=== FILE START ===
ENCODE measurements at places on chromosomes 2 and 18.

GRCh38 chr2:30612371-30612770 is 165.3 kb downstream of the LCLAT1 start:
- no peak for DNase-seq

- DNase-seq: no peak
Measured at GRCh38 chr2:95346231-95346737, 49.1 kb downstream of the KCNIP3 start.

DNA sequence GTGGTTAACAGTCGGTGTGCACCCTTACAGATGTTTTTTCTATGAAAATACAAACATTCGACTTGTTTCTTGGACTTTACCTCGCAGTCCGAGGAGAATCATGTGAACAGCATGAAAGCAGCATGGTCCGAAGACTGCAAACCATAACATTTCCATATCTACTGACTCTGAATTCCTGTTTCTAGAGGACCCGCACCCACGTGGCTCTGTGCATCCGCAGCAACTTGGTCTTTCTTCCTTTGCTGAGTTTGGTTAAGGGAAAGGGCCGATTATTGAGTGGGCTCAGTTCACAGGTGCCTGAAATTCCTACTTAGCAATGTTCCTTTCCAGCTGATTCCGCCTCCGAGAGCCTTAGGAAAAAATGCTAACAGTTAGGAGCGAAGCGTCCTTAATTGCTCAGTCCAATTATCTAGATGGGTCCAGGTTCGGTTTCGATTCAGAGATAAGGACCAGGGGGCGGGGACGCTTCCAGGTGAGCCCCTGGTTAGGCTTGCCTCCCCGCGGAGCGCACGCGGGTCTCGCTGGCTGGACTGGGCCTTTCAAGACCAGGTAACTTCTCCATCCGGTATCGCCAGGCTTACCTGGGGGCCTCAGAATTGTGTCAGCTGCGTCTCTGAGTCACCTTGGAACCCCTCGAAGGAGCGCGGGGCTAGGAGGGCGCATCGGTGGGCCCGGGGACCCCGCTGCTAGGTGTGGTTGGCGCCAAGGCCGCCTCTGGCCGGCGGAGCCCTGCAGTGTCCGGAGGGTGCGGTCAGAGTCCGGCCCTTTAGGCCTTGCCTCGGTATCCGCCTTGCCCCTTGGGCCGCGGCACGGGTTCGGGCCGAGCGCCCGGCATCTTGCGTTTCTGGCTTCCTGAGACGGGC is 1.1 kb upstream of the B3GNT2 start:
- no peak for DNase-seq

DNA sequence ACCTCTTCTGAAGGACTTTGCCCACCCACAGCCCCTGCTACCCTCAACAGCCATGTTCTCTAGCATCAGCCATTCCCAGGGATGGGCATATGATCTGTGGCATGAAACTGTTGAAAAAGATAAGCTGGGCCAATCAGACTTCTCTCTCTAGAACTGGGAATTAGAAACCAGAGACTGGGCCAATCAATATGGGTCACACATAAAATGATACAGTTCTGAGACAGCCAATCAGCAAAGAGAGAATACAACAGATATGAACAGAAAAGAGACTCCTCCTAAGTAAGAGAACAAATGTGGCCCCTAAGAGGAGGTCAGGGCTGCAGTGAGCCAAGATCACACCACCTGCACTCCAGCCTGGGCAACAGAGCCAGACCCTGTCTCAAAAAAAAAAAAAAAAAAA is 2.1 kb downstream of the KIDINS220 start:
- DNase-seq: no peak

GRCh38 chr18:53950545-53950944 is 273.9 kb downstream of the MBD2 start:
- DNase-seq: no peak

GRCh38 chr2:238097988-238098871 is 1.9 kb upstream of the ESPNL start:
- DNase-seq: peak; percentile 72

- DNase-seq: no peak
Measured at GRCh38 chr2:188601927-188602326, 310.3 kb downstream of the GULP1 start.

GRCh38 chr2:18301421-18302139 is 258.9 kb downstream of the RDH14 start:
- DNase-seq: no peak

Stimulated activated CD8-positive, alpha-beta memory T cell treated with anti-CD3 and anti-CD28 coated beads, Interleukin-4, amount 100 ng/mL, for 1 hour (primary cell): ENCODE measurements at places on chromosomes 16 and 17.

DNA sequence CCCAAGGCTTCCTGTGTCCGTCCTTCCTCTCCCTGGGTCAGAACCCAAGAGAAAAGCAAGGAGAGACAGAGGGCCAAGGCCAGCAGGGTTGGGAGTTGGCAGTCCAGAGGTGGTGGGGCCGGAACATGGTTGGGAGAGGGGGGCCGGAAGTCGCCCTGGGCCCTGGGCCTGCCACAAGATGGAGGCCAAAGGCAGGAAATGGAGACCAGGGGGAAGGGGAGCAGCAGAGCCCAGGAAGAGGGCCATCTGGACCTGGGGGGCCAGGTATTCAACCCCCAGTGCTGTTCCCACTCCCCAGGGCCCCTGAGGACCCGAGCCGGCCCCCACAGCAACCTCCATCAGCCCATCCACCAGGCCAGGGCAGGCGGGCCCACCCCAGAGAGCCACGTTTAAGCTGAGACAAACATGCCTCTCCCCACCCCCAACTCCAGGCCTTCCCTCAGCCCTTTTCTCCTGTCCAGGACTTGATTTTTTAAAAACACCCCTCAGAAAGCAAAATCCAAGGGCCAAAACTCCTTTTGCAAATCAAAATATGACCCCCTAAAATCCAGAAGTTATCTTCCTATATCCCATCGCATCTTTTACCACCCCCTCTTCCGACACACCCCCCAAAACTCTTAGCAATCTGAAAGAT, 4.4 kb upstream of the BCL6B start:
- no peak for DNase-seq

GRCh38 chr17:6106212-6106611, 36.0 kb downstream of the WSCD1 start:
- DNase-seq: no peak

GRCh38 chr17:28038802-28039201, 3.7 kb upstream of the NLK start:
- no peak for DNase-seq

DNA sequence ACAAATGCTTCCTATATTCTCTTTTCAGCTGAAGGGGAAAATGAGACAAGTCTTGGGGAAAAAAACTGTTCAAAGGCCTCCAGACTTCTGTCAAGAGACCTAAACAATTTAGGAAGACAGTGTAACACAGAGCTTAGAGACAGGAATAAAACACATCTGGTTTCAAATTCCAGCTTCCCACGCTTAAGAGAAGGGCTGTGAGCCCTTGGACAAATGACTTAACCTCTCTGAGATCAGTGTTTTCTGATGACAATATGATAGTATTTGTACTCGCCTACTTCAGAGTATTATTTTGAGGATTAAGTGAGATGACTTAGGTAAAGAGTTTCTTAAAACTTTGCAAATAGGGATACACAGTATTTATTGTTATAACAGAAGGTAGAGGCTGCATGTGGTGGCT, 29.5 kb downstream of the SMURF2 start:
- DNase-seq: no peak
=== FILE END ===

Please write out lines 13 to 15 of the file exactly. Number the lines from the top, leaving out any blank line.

- DNase-seq: peak; percentile 72

- DNase-seq: no peak
Measured at GRCh38 chr2:188601927-188602326, 310.3 kb downstream of the GULP1 start.